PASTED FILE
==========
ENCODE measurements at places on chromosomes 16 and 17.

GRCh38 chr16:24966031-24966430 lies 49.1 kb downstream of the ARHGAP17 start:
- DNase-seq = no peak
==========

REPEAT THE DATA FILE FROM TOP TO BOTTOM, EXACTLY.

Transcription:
ENCODE measurements at places on chromosomes 16 and 17.

GRCh38 chr16:24966031-24966430 lies 49.1 kb downstream of the ARHGAP17 start:
- DNase-seq = no peak